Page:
Afro-Latinos: Shaping the American story

Roberto Clemente at bat for the Pittsburgh Pirates in 1967. Photo: Jim Hansen. Prints and Photographs Division.

This is a guest post by María Peña, a public relations strategist in the Library’s Office of Communications.

No discussion around Black History Month would be complete without exploring the significant contributions of Afro-Latinos to American culture and society. The Library provides a rich sampling of some of these icons who have enriched the national mosaic.

Latinos can be of any race, and according to the Pew Research Center, about 25 percent of Hispanics in the U.S. self-identify as Afro-Latinos. As members of the African diaspora, they have faced discrimination for being black and alienation because of their language and accent.

Orlando Cepeda, the Hall-of-Fame first baseman from Puerto Rico, summed it up this way after a brilliant 17-year career in Major League Baseball from 1958 to 1974: “We had two strikes against us: One for being black, and another for being Latino.”

Spanish-speaking Africans were present in North America before the arrival of English settlers and Afro-Latinos came to be an integral part of American history. Their stories and struggles interweaved with those of Africans enslaved by English settlers and added to the nation’s cultural tapestry. Still, because white society seldom sought to understand or differentiate differences between Blacks, Afro-Latinos have often been underreported in the news media or are barely mentioned in history textbooks.

“Afro-Latinos have had a long history and strong presence in U.S history since the mid-16th century and very few Americans are aware of the term ‘Afro-Latinos,’ ” said Carlos Olave, head of the Hispanic Reading Room.

Nevertheless, as D.C. AfroLatino Caucus founder Manuel Méndez points out, the world would not be the same without prominent Afro-Cuban musicians like Mario Bauza. And no one can forget Johnny Pacheco, the Dominican-American music legend who co-founded Fania Records in the 1960s and helped create the genre of music known today as salsa. When he died on Feb. 15, the world lost an icon. There was also the  heroic efforts of Dominican-born Esteban Hotesse, a Tuskegee Airman during World War II, to integrate the military.

Here are just a few more of the names who have changed American history, many of whom you can find in the Library’s collections.

— Puerto Rican historian Arturo Alfonso Schomburg was a key intellectual figure in the Harlem Renaissance of the 1920s and spent his life championing Black history and literature.  His collection of books, documents and artifacts from and about Black history from around the world helped establish the Schomburg Center for Research in Black Culture in Harlem in 1926, within the New York Public Library.

Before Jackie Robinson broke Major League Baseball’s color line with the Dodgers in 1947, several Afro-Cuban players had made inroads decades earlier for people of color in the nation’s pastime, including Estevan Enrique Bellán, Rafael Almeida and Armando Marsans. During the ensuing decades, Roberto Clemente, Orlando Cepeda, Minnie Miñoso and the Alou brothers (Felipe, Manny and Jesus) were among the sport’s most important Afro-Latino players, setting the stage for future generations to become some of the brightest stars in the game. In 2020,10.7 percent of MLB’s entire roster was from the Dominican Republic alone.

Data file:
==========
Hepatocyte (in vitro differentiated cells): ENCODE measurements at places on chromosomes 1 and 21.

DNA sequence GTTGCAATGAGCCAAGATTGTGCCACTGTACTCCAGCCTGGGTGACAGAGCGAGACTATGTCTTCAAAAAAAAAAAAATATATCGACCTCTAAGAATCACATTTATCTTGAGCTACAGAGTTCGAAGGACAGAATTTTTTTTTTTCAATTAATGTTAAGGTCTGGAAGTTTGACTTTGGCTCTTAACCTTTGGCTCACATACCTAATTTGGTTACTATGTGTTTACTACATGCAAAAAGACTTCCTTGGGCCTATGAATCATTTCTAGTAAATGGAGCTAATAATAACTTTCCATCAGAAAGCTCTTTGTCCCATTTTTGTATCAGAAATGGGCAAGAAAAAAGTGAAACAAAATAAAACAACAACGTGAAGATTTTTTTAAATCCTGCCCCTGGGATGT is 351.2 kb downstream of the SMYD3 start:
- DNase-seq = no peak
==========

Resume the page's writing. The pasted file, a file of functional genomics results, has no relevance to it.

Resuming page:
Machito, performing in 1947. Photo: William P. Gottlieb. Prints and Photographs Division.

The arts and entertainment world of the early to mid-20th century was flavored with the rhythms of Afro-Latino mega stars like Sammy Davis Jr. (his mother, Elvera Sanchez, was of Afro-Cuban descent), Celia Cruz, Machito (Frank Grillo) and Negrura Peruana. Machito fused traditional Cuban dance rhythms with big-band arrangements to dominate the post-war Latin music scene during the Golden Age of Latin Music; the Library has a huge trove of his papers. Cruz, also known as the “Queen of Salsa”, won numerous awards throughout her 60-year career, with sold-out performances where her battle cry “¡Azúcar!” (“Sugar!”) alluded to African slaves working in sugar cane plantations in her native Cuba.

As in baseball, these Afro-Latino artists founded a platform so broad that is taken for granted today;  Mariah Carey, Rosario Dawson, Esperanza Spalding and Zoe Saldana and just a few names to drop.

In literature, Afro-Latino authors have added their voices to the national dialogue for years, with their works attracting an international following. The list includes Junot Díaz, (“Drown,” “The Brief Wondrous Life of Oscar Wao”) born in the Dominican Republic and raised in New Jersey; Brazilian author Paulo Lins (“City of God,” adapted to film in 2002); Dominican-American author Elizabeth Acevedo (“The Poet X,” winner of the National Book Award For Young People); Veronica Chambers, the Panamanian-American journalist and author; and Puerto Rican authors Mayra Santos Febres and Dahlma Llanos Figueroa.

–In science, astrophysicist Neil deGrasse Tyson has talked about his Afro-Latino heritage as the son of a Puerto Rican mother and an African-American father and has written about his experiences with racial profiling. Growing up in the Bronx, deGrasse Tyson developed a passion for astronomy after a visit to the sky theater at the Hayden Planetarium at the age of nine. He became the fifth director of the New York City-based planetarium in 1996, and he continues to promote science literacy and to popularize science through lectures, seminars, and national book tours.

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